Washington was the dominant figure in the African American community from 1890 to 1915, especially after he achieved prominence for his Atlanta compromise of 1895. White leaders in politics and philanthropy recognize him as the spokesperson for African American citizens. Representing the last generation of black leaders born into slavery, he was credible when speaking publicy and seeking educational improvements for those freedmen who had remained in New South in an uneasy second-class relationship with whites under the “Jim Crow” system of segregated schools and jobs. He built his leadership of the African American community nationwide through a network of core supporters including black educators, ministers, editors, and business men. He gained access to top national leaders in politics, philanthropy, and education and was rewarded honorary degrees, critics called his ...view middle of the document...
Apparently resolved to many undesirable social conditions in the short term, he also clearly had his eyes on a better future, for blacks. Through his own personal experience, Dr. Washington knew that a good education is the major and power tool for individuals to collectively accomplish that better future.
Washington’s philosophy and tireless work on education issues helped him enlist. Both the moral and sustained financial support of many philanthropists. He became friends with millionaires such as Standard Oil magnate Henry H. Rogers and Sears, Roe book and Company President Julius Rosen Wald. They funded his causes, especially in education. To upgrade the schools open to blacks, Washington socialized millions of dollar, often using matching funds that simulated local contributions. Washington’s system established and operated over 5,000 schools and supporting recauses throughout the South. This work was a major part of his legacy and was continued land expanded through the Rosewald fund and others for many years after Washington’s death in 1915.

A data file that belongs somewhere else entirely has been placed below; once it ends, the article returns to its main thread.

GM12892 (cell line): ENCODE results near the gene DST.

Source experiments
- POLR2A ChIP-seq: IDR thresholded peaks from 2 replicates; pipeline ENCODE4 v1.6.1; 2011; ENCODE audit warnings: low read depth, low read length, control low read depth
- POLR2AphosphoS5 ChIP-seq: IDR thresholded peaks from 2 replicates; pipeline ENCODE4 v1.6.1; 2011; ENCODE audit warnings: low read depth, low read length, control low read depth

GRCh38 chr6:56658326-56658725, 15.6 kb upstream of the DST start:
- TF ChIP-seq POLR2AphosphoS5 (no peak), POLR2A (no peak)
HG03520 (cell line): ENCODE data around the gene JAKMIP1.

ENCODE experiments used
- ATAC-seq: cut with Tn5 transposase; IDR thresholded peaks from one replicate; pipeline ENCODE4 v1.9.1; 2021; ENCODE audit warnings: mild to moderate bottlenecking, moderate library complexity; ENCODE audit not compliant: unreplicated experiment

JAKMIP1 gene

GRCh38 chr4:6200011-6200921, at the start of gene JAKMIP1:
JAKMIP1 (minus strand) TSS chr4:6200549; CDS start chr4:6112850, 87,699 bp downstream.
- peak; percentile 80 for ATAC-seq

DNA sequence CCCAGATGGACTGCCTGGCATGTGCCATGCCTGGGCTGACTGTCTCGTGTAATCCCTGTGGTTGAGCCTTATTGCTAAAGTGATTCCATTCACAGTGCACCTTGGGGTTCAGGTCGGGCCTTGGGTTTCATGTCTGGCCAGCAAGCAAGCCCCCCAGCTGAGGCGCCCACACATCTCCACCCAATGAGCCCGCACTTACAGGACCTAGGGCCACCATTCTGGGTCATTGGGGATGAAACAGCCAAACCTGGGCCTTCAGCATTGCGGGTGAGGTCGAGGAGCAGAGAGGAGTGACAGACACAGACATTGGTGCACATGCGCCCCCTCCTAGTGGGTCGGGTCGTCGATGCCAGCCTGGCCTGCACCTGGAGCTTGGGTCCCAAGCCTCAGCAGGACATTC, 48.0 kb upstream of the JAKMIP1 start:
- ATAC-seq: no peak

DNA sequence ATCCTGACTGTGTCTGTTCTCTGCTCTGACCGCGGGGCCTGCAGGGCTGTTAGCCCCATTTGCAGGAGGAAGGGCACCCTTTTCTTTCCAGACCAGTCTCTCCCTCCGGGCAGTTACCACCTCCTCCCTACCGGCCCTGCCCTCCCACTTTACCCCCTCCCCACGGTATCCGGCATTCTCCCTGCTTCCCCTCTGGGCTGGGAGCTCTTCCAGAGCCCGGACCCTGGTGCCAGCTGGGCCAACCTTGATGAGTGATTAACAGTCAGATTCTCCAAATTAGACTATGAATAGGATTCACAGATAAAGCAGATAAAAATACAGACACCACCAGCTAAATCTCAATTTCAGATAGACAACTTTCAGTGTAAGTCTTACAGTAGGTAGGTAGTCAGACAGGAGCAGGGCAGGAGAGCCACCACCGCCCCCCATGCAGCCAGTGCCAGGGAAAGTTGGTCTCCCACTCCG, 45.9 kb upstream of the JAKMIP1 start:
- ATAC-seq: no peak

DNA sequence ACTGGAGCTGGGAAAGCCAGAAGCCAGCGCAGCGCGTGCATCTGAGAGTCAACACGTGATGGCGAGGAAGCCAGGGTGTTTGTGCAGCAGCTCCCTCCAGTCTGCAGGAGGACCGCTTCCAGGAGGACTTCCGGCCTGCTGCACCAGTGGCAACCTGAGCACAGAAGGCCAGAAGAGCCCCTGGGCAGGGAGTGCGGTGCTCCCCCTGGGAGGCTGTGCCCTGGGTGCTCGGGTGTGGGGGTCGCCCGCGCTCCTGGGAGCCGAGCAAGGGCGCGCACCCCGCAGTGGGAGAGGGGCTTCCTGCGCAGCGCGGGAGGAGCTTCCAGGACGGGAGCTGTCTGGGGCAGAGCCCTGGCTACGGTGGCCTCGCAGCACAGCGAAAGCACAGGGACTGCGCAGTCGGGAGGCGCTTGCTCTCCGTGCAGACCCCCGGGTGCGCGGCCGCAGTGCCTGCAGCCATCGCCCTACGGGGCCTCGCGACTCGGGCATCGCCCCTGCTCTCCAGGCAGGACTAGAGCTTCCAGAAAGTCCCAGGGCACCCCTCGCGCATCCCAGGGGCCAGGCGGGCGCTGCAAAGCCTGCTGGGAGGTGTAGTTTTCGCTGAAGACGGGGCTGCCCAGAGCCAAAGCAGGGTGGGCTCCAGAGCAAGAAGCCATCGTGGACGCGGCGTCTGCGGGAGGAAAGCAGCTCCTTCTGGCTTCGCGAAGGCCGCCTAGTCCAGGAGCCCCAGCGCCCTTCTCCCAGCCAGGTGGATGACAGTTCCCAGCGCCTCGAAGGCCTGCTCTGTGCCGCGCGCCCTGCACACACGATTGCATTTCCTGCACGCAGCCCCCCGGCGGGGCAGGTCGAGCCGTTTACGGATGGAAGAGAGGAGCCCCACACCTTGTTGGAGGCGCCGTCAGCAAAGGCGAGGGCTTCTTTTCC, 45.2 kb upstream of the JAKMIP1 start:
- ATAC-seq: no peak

Washington was the central figure in improving the overall friendship and working relationship between the races in the United States and headily off the “Herrenvolk” racism of lower class whites expressed through lynching and led by Ben Tillman. His powerful autobiography, up from slavery (1901) was widely read among blacks and sympathetic whites. It told the story of his own emancipation, education and successful career to inspire southern blacks, who had been denied opportunity for education and self, improvement. He carried the same theme forward in the story of the N.E.G.R.O. The rise of the race from slavery (1909). Washington in contrast to the civil-rights activist like DuBois and the NAACP, deemphasized politics in favor of the importance of cultivating middle class habits of skill, industry thrift and character so that blacks having preparing themselves educationally and culturally for responsible, would be accepted by liberal whites as meriting civil-rights